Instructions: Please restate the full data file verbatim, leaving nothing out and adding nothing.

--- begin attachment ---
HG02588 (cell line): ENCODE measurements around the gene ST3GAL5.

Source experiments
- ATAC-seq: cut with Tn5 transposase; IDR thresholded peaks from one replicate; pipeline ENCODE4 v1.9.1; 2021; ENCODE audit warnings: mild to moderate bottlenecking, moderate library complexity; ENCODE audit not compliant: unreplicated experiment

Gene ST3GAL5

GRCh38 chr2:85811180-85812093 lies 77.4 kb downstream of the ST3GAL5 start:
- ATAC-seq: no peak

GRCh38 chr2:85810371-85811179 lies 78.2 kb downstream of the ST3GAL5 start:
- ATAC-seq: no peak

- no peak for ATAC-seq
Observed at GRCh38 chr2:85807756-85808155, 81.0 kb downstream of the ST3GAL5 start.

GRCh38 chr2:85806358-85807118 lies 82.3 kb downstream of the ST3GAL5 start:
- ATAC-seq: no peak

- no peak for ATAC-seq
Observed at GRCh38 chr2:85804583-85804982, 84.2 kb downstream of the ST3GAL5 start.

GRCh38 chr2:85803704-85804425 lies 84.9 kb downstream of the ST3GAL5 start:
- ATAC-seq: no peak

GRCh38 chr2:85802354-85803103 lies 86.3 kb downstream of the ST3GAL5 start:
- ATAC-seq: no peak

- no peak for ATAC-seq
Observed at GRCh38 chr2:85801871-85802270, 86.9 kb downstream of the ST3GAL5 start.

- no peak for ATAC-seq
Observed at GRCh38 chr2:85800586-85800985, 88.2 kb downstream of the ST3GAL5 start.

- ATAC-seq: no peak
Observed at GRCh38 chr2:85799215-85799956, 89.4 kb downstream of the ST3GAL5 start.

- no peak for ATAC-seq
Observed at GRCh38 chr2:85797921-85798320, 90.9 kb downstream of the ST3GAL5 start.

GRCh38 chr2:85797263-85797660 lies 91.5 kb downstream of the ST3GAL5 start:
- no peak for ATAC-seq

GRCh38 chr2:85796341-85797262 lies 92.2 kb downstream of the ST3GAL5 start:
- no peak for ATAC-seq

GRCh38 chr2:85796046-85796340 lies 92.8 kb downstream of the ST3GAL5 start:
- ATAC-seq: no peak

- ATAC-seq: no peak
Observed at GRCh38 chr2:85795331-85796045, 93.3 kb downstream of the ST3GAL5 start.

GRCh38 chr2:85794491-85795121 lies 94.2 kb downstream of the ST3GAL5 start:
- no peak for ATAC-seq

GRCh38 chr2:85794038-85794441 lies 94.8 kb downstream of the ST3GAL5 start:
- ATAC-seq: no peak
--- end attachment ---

HG02588 (cell line): ENCODE measurements around the gene ST3GAL5.

Source experiments
- ATAC-seq: cut with Tn5 transposase; IDR thresholded peaks from one replicate; pipeline ENCODE4 v1.9.1; 2021; ENCODE audit warnings: mild to moderate bottlenecking, moderate library complexity; ENCODE audit not compliant: unreplicated experiment

Gene ST3GAL5

GRCh38 chr2:85811180-85812093 lies 77.4 kb downstream of the ST3GAL5 start:
- ATAC-seq: no peak

GRCh38 chr2:85810371-85811179 lies 78.2 kb downstream of the ST3GAL5 start:
- ATAC-seq: no peak

- no peak for ATAC-seq
Observed at GRCh38 chr2:85807756-85808155, 81.0 kb downstream of the ST3GAL5 start.

GRCh38 chr2:85806358-85807118 lies 82.3 kb downstream of the ST3GAL5 start:
- ATAC-seq: no peak

- no peak for ATAC-seq
Observed at GRCh38 chr2:85804583-85804982, 84.2 kb downstream of the ST3GAL5 start.

GRCh38 chr2:85803704-85804425 lies 84.9 kb downstream of the ST3GAL5 start:
- ATAC-seq: no peak

GRCh38 chr2:85802354-85803103 lies 86.3 kb downstream of the ST3GAL5 start:
- ATAC-seq: no peak

- no peak for ATAC-seq
Observed at GRCh38 chr2:85801871-85802270, 86.9 kb downstream of the ST3GAL5 start.

- no peak for ATAC-seq
Observed at GRCh38 chr2:85800586-85800985, 88.2 kb downstream of the ST3GAL5 start.

- ATAC-seq: no peak
Observed at GRCh38 chr2:85799215-85799956, 89.4 kb downstream of the ST3GAL5 start.

- no peak for ATAC-seq
Observed at GRCh38 chr2:85797921-85798320, 90.9 kb downstream of the ST3GAL5 start.

GRCh38 chr2:85797263-85797660 lies 91.5 kb downstream of the ST3GAL5 start:
- no peak for ATAC-seq

GRCh38 chr2:85796341-85797262 lies 92.2 kb downstream of the ST3GAL5 start:
- no peak for ATAC-seq

GRCh38 chr2:85796046-85796340 lies 92.8 kb downstream of the ST3GAL5 start:
- ATAC-seq: no peak

- ATAC-seq: no peak
Observed at GRCh38 chr2:85795331-85796045, 93.3 kb downstream of the ST3GAL5 start.

GRCh38 chr2:85794491-85795121 lies 94.2 kb downstream of the ST3GAL5 start:
- no peak for ATAC-seq

GRCh38 chr2:85794038-85794441 lies 94.8 kb downstream of the ST3GAL5 start:
- ATAC-seq: no peak